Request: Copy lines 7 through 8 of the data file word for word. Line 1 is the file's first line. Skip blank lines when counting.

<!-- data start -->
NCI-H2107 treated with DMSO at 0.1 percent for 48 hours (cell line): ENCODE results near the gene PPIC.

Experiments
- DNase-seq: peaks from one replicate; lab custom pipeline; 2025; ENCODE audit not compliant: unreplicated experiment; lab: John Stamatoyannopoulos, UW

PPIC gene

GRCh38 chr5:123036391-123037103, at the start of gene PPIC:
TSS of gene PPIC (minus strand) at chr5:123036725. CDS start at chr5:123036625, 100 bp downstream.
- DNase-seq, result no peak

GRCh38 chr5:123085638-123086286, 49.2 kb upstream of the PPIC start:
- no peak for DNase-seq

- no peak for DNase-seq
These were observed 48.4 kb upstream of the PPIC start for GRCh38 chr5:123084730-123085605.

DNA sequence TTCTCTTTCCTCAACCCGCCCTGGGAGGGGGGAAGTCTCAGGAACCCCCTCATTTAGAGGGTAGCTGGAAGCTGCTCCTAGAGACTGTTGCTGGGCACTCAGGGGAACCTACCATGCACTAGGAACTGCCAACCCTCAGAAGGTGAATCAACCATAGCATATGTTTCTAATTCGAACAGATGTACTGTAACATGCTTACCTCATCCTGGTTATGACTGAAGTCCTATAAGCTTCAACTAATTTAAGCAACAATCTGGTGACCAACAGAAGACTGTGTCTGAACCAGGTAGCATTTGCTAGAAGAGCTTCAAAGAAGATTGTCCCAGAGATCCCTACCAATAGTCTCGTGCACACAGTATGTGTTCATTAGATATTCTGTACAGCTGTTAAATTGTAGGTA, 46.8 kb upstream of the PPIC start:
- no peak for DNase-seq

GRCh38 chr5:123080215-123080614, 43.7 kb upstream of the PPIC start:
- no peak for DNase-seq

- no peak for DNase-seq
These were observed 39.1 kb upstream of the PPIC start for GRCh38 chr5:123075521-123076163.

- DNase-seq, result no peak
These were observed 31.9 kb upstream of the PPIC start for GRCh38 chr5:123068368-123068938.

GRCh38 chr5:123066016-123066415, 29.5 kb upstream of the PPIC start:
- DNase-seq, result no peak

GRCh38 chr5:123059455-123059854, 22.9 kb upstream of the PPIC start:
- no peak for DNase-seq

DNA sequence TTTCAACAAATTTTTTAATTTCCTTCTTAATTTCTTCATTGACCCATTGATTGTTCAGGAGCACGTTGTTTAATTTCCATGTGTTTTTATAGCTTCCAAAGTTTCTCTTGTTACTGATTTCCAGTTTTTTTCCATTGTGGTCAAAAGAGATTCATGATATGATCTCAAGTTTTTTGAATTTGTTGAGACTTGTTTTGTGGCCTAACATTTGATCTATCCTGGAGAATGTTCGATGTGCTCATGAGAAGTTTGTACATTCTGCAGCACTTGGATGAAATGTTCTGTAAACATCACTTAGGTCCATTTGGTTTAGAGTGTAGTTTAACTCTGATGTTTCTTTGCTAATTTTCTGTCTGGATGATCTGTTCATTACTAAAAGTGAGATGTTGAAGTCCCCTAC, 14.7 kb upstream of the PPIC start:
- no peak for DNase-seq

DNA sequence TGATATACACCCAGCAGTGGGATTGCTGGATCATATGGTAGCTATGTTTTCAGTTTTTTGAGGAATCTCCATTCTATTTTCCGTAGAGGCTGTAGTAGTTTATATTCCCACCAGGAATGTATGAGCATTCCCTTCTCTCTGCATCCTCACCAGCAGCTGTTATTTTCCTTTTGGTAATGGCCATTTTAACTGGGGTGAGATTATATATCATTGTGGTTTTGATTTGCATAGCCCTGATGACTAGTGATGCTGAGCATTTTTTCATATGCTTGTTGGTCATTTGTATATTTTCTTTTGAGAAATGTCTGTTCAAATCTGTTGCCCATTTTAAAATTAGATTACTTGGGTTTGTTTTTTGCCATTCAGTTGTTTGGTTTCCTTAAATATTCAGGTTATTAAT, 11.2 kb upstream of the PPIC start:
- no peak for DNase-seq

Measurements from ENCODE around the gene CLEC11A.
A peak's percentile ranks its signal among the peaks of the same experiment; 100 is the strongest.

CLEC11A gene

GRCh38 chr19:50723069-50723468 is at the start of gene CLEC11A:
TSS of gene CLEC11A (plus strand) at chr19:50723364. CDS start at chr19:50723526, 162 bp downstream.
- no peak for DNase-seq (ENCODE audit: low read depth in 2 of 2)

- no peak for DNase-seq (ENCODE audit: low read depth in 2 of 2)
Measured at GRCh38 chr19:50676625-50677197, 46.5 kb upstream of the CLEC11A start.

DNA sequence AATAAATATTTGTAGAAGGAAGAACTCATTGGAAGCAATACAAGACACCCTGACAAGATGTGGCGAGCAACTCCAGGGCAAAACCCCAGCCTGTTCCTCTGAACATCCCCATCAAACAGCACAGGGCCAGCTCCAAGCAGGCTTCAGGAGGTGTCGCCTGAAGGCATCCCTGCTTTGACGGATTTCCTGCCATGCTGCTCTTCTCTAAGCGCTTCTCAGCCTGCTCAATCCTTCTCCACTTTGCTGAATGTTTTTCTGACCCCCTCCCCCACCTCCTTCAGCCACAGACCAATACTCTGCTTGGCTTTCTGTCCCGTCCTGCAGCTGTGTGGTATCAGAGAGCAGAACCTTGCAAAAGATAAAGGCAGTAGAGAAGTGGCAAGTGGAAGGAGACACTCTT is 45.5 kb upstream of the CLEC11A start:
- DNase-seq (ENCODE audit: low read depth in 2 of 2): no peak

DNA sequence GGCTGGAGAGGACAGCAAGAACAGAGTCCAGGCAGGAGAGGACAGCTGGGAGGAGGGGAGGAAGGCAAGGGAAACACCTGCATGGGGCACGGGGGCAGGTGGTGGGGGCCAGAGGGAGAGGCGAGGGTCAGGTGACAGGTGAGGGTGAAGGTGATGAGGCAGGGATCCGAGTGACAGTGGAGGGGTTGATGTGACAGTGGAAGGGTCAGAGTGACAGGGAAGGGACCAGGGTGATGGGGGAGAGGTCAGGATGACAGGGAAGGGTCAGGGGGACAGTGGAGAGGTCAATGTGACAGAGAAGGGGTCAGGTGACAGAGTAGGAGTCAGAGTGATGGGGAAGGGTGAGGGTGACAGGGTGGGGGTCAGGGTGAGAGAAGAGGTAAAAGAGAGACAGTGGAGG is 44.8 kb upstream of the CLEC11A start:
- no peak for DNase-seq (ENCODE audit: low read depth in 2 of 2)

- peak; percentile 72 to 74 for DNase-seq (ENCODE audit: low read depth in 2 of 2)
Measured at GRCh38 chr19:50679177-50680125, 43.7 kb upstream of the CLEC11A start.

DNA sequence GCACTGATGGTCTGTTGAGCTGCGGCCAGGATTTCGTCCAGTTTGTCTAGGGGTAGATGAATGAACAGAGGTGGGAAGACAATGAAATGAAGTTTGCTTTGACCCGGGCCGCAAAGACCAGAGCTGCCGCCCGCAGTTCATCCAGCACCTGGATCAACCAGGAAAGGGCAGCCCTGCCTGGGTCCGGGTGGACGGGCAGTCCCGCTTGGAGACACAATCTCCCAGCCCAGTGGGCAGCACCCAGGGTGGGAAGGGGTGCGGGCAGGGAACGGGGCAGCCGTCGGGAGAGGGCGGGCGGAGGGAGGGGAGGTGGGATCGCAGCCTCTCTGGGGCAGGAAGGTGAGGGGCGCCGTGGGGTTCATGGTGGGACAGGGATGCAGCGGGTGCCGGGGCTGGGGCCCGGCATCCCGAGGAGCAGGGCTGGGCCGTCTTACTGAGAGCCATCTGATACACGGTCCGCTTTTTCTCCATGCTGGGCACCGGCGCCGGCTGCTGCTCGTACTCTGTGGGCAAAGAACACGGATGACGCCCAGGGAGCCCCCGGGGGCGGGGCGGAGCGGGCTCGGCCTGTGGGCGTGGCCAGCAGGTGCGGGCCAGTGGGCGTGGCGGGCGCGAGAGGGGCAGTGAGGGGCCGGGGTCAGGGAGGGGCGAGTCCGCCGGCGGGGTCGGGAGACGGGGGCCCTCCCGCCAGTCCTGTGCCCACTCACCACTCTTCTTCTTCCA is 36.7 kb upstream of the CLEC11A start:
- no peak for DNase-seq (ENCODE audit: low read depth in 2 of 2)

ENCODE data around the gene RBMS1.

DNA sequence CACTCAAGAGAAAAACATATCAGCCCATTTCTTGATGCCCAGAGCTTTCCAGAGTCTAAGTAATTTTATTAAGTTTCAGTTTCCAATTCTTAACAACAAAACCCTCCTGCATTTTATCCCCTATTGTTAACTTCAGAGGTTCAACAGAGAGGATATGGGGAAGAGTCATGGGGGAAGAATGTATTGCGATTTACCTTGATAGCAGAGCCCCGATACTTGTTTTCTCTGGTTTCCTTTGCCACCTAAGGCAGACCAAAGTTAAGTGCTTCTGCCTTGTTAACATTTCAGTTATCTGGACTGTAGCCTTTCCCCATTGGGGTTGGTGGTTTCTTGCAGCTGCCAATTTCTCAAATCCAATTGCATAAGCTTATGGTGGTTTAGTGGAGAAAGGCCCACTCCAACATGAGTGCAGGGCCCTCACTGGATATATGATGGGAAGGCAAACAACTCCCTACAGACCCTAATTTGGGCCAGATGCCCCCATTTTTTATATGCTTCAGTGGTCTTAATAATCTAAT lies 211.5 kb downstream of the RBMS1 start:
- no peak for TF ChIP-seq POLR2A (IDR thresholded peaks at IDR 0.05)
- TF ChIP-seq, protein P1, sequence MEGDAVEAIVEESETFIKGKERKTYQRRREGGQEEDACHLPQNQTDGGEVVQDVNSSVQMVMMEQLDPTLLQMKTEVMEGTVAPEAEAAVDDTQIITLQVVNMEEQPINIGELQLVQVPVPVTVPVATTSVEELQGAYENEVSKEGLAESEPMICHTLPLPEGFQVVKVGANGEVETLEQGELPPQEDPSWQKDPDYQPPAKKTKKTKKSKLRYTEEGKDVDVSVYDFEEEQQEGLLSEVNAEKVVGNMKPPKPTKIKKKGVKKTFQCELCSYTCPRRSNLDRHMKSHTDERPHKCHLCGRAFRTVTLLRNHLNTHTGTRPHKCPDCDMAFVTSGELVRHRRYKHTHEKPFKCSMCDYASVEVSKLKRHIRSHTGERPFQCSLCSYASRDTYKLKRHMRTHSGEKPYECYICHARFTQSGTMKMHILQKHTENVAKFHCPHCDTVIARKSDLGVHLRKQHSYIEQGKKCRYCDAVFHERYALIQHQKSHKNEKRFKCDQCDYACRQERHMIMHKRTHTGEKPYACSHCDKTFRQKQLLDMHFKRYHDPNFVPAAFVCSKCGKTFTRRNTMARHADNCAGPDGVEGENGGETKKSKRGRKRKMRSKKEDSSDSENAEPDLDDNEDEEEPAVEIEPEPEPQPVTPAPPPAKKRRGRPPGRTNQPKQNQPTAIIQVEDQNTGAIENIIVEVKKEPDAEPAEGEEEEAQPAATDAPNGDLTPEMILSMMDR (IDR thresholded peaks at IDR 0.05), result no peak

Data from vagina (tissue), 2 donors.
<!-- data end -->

- DNase-seq, result no peak

GRCh38 chr5:123085638-123086286, 49.2 kb upstream of the PPIC start: